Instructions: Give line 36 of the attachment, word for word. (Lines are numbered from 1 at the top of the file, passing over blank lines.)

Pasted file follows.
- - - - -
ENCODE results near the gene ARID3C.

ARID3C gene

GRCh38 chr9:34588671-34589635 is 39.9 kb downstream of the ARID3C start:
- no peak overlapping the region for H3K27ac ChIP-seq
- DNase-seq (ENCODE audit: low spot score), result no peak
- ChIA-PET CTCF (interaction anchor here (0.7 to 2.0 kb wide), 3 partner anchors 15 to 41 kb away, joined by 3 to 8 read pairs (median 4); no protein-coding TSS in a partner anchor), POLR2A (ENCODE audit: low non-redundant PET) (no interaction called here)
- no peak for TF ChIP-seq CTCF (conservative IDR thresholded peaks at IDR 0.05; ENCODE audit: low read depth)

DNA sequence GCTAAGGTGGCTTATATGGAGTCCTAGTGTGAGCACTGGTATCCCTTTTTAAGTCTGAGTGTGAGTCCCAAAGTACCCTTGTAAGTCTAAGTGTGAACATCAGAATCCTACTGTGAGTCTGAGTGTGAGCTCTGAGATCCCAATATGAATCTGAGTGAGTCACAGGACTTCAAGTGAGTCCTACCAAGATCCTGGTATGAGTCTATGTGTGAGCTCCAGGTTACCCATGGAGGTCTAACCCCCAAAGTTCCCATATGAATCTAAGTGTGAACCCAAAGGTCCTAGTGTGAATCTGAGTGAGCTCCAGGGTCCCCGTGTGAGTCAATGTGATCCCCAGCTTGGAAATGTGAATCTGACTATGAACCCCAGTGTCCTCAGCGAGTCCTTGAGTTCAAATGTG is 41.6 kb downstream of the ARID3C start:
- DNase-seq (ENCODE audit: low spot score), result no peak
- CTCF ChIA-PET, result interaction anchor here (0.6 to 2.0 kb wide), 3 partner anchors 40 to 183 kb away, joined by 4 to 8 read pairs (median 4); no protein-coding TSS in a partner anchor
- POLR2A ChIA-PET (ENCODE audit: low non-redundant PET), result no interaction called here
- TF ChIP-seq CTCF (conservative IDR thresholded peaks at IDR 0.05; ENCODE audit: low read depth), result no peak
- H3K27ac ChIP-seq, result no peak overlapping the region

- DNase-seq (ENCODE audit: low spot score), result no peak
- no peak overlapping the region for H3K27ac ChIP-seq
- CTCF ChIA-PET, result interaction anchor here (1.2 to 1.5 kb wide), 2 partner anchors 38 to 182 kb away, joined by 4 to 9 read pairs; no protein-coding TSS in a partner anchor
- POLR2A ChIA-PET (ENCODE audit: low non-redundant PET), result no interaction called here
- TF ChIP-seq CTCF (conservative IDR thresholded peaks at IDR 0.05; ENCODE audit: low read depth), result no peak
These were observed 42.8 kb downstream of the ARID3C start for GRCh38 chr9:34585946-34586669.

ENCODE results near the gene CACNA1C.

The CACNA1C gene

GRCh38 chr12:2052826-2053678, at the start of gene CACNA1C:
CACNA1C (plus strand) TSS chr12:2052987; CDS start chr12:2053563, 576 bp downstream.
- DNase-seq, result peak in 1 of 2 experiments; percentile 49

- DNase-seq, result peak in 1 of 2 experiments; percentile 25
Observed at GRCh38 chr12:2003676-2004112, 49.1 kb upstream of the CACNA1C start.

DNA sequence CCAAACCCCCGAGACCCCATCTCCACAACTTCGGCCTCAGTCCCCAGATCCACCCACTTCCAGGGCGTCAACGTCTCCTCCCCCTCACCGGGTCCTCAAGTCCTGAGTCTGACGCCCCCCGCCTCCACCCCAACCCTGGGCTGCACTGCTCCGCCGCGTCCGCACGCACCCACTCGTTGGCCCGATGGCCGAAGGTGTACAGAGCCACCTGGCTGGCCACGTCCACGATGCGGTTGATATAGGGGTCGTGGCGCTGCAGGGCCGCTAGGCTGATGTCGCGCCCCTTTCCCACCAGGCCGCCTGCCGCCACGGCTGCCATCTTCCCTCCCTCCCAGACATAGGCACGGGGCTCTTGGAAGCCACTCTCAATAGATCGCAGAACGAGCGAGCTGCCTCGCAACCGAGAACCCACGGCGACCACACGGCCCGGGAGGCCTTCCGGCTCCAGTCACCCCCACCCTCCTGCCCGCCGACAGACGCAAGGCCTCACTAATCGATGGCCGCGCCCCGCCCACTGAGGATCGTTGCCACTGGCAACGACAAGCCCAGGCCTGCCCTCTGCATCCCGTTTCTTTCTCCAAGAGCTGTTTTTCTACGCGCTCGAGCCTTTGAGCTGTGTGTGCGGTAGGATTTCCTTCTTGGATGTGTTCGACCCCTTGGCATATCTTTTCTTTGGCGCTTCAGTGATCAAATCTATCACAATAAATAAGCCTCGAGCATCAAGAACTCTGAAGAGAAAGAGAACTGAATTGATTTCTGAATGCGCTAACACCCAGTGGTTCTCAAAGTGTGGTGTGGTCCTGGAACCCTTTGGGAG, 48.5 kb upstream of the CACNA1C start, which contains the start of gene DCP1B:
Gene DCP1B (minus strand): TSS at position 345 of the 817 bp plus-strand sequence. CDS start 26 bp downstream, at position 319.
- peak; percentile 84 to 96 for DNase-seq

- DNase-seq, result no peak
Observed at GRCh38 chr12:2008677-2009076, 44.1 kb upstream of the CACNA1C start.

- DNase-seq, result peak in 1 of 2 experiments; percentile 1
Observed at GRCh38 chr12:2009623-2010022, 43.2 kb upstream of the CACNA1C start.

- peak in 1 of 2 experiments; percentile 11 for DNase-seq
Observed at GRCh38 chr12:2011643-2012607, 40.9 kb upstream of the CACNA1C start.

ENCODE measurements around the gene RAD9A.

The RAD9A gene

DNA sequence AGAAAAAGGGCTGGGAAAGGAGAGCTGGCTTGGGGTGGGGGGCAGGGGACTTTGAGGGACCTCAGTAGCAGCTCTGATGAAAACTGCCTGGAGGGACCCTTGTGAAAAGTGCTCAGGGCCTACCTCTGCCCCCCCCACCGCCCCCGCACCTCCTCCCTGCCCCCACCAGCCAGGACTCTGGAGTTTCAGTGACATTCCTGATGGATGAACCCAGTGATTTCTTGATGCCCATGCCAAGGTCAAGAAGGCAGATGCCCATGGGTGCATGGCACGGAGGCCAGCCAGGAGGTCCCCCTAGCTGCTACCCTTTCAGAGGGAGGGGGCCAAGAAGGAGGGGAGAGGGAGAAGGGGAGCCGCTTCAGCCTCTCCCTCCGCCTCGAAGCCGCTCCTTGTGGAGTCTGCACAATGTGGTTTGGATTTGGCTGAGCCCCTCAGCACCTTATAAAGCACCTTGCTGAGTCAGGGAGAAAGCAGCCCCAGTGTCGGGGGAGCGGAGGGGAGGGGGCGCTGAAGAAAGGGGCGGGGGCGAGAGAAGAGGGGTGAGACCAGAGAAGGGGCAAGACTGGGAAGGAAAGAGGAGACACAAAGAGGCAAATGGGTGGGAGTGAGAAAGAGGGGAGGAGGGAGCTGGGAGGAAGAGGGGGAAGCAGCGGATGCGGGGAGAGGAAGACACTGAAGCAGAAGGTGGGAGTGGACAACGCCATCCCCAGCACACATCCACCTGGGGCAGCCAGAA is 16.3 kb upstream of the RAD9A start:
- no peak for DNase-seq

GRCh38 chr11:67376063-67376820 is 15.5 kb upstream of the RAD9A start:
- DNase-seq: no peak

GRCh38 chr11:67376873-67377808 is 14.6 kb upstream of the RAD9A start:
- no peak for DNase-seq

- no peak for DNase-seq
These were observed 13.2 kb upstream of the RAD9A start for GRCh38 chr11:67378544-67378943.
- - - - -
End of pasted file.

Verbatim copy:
ENCODE measurements around the gene RAD9A.